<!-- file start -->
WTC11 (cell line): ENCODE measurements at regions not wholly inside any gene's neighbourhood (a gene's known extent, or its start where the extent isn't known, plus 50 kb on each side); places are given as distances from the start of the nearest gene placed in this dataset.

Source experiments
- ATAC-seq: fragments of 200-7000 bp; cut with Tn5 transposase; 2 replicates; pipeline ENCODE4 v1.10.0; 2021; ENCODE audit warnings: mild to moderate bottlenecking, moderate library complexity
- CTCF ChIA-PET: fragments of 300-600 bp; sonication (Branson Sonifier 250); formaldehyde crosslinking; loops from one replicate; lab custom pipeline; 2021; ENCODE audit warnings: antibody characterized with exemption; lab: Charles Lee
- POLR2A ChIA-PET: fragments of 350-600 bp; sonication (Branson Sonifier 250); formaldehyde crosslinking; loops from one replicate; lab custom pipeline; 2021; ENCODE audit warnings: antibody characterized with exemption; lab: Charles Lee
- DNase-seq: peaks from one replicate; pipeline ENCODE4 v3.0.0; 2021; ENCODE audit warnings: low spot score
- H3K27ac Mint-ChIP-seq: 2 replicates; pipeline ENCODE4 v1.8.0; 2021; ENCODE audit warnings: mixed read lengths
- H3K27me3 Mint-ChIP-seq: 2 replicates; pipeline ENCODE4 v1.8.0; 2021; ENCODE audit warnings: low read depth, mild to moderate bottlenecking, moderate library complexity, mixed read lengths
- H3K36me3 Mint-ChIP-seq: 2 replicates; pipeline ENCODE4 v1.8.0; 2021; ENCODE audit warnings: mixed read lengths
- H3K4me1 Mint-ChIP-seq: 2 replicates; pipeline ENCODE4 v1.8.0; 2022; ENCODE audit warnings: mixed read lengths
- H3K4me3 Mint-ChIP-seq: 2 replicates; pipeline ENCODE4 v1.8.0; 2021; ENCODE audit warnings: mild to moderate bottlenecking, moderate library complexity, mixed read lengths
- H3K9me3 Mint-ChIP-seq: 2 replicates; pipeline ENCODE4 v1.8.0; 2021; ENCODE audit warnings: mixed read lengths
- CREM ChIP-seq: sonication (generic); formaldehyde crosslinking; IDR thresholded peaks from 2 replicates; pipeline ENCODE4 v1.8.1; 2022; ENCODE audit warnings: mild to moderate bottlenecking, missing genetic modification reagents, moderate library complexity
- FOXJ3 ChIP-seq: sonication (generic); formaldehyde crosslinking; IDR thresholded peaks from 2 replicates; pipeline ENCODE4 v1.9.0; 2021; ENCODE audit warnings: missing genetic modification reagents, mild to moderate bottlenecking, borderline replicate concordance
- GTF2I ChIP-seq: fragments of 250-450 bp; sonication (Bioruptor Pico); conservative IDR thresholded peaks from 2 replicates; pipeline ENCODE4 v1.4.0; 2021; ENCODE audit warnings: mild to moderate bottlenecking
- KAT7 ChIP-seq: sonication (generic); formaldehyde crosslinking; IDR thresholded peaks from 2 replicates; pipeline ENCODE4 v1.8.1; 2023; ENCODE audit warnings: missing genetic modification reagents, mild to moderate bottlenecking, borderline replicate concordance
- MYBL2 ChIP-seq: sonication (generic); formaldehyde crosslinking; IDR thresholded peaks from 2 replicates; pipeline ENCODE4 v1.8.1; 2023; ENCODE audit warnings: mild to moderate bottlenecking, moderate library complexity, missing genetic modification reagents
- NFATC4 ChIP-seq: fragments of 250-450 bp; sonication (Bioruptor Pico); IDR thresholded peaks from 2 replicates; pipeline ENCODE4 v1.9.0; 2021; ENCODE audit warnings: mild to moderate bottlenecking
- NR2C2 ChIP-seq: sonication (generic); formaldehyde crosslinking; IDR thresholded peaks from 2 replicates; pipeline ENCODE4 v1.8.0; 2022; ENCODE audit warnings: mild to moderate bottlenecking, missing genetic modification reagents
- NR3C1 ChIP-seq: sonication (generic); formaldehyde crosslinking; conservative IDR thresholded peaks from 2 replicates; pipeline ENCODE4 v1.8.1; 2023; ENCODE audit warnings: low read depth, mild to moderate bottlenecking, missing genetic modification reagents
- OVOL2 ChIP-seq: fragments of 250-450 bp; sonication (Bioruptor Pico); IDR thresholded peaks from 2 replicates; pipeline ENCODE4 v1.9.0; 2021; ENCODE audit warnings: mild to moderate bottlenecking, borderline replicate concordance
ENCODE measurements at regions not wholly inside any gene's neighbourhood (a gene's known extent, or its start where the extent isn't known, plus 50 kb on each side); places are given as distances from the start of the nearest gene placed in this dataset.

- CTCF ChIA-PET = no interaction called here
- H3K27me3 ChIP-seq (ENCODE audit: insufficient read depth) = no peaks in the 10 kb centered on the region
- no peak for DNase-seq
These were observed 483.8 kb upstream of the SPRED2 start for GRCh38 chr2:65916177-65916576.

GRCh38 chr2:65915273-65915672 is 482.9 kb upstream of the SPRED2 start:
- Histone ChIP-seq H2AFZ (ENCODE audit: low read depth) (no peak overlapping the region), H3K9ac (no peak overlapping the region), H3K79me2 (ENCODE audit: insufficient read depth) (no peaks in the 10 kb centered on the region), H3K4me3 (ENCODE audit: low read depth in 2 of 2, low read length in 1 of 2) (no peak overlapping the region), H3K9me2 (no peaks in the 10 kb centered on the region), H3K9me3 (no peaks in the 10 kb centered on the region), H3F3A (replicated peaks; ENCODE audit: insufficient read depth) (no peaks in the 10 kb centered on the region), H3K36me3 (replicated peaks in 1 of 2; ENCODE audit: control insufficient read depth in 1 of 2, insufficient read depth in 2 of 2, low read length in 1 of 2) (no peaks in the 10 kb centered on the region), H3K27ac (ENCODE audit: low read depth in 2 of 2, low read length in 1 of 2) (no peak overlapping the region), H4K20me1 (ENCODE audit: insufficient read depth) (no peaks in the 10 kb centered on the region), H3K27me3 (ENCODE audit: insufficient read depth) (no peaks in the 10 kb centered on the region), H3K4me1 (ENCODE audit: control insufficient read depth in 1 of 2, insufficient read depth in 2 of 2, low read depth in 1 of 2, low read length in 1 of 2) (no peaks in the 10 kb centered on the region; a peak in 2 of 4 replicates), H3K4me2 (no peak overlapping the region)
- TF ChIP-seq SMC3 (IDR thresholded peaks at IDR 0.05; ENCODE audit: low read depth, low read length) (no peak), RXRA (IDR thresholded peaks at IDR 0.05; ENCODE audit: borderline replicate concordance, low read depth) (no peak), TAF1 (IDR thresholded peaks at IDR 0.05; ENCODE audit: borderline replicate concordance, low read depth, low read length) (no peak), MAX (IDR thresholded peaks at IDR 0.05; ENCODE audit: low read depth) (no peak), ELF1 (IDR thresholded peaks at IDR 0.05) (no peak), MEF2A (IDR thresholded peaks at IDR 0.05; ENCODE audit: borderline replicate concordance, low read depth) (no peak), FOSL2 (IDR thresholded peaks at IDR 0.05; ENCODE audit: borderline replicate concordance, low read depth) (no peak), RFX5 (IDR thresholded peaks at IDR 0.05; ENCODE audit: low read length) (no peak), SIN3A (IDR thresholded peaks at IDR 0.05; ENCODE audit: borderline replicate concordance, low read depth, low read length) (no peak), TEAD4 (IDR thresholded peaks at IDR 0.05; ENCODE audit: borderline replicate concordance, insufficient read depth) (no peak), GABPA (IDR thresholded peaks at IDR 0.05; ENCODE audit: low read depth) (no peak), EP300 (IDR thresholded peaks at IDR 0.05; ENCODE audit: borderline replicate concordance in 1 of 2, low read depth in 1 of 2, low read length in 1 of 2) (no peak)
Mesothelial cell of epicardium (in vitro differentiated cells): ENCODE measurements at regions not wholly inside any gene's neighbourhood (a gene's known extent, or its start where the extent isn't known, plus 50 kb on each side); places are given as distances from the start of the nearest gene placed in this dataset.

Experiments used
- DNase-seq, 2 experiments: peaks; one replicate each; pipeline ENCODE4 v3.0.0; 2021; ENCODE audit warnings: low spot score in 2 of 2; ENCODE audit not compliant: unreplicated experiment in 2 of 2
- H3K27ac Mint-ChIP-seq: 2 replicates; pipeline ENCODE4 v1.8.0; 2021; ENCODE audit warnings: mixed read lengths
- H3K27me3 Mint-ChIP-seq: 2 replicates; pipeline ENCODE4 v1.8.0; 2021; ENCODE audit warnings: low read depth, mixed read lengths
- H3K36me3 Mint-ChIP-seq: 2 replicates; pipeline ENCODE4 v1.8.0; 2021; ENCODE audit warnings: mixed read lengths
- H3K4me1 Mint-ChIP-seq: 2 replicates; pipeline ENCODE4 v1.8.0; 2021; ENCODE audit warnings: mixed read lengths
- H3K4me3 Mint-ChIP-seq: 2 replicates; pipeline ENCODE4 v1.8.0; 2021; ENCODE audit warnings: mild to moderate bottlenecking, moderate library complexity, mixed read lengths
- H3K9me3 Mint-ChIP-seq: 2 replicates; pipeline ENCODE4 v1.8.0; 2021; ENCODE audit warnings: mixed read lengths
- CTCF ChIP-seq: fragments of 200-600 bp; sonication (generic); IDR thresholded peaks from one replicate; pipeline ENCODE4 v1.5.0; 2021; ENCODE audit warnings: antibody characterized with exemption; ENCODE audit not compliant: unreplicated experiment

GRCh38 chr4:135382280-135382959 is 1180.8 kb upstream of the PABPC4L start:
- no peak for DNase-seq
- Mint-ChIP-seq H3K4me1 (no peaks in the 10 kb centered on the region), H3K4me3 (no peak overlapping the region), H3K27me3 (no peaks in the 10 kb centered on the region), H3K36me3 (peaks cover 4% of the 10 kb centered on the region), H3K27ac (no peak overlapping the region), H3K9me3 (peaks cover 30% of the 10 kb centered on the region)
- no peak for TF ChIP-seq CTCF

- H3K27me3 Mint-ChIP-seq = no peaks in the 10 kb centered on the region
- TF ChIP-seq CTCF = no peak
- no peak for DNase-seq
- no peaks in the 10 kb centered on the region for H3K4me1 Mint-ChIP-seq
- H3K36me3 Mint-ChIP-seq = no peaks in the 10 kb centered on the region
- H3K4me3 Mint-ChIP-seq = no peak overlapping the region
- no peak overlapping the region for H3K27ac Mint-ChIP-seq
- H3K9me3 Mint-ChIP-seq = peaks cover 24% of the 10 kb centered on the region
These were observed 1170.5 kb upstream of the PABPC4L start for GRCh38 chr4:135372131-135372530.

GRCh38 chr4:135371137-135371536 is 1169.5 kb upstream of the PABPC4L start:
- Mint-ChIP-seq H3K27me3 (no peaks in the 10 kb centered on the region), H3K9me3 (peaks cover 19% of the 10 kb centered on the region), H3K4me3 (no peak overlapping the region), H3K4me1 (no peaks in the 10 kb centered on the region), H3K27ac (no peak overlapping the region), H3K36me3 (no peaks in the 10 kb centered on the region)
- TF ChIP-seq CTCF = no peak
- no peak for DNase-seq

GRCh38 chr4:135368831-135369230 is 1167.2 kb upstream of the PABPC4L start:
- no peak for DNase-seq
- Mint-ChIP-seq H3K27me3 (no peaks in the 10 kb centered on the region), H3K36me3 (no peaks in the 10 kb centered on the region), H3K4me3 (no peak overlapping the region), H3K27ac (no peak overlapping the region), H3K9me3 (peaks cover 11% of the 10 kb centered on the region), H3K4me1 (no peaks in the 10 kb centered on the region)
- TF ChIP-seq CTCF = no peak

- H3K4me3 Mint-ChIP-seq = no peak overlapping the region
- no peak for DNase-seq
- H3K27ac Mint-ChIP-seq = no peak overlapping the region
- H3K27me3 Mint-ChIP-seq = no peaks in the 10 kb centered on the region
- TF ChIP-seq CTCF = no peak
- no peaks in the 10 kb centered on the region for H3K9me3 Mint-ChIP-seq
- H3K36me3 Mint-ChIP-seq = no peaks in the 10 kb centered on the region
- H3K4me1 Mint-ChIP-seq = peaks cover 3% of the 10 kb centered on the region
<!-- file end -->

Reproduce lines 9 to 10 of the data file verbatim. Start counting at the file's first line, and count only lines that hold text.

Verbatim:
- H3K36me3 Mint-ChIP-seq: 2 replicates; pipeline ENCODE4 v1.8.0; 2021; ENCODE audit warnings: mixed read lengths
- H3K4me1 Mint-ChIP-seq: 2 replicates; pipeline ENCODE4 v1.8.0; 2022; ENCODE audit warnings: mixed read lengths